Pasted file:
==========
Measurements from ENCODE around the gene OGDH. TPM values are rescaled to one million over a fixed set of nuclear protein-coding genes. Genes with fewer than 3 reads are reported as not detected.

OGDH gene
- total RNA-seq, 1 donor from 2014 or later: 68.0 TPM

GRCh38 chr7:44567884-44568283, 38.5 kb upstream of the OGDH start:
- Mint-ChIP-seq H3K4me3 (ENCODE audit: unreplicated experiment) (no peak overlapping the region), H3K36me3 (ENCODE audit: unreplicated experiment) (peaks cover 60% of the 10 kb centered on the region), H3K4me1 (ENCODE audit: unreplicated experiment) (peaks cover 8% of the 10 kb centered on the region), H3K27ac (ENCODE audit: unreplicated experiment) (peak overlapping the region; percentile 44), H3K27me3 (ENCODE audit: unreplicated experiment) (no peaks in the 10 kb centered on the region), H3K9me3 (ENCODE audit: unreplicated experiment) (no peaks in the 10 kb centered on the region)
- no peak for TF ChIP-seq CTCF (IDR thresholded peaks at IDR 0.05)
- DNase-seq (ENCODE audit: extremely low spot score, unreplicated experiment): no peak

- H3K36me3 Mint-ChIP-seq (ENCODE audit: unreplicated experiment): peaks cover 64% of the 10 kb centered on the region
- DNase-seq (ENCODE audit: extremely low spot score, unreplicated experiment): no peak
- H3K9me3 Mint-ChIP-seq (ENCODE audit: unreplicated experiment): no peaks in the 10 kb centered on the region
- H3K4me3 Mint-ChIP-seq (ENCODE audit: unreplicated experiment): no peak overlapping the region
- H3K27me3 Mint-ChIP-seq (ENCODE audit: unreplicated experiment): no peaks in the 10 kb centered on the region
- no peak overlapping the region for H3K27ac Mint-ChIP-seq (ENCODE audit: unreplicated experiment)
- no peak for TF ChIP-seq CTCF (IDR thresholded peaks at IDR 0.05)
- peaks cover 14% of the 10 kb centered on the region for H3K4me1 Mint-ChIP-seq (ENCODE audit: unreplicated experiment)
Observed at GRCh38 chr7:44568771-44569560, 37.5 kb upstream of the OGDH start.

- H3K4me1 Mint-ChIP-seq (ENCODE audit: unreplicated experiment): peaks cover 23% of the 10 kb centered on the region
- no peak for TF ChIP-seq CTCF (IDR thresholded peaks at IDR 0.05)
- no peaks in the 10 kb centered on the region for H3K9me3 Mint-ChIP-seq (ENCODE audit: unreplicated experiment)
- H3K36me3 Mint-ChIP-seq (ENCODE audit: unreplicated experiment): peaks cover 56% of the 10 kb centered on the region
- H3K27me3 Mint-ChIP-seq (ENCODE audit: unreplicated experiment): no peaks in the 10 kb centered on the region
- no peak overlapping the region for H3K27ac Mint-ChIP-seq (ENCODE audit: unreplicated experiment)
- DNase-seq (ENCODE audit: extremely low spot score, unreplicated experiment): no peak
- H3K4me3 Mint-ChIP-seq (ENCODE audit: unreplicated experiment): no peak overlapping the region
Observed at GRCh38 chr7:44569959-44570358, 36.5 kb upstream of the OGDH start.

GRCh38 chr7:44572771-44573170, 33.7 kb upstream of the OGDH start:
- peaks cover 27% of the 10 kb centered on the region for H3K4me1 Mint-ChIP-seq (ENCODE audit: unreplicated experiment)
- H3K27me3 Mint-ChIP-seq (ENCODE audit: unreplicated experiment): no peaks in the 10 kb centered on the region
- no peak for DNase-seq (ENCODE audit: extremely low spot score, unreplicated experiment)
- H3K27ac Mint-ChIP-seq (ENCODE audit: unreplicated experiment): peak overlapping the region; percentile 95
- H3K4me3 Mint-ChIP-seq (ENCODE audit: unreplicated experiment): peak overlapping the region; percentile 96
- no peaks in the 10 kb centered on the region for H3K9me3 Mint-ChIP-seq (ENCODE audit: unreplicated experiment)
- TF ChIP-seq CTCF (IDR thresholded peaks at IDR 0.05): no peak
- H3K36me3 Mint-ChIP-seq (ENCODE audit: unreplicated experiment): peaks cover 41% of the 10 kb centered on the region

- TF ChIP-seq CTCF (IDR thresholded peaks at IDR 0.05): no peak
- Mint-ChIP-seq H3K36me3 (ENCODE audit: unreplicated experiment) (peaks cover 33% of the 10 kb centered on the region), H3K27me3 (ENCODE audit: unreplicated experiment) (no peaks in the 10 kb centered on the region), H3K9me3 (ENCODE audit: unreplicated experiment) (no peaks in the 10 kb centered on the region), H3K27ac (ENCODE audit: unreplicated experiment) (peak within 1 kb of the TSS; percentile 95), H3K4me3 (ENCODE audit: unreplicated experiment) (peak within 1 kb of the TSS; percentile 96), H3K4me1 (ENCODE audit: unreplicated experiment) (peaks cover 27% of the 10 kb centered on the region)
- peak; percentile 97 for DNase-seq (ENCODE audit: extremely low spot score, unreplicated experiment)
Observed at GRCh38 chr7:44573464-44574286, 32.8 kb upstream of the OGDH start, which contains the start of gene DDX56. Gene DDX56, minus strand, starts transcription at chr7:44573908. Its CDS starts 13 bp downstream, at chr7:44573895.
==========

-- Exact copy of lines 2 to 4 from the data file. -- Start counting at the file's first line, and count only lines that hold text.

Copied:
OGDH gene
- total RNA-seq, 1 donor from 2014 or later: 68.0 TPM

GRCh38 chr7:44567884-44568283, 38.5 kb upstream of the OGDH start: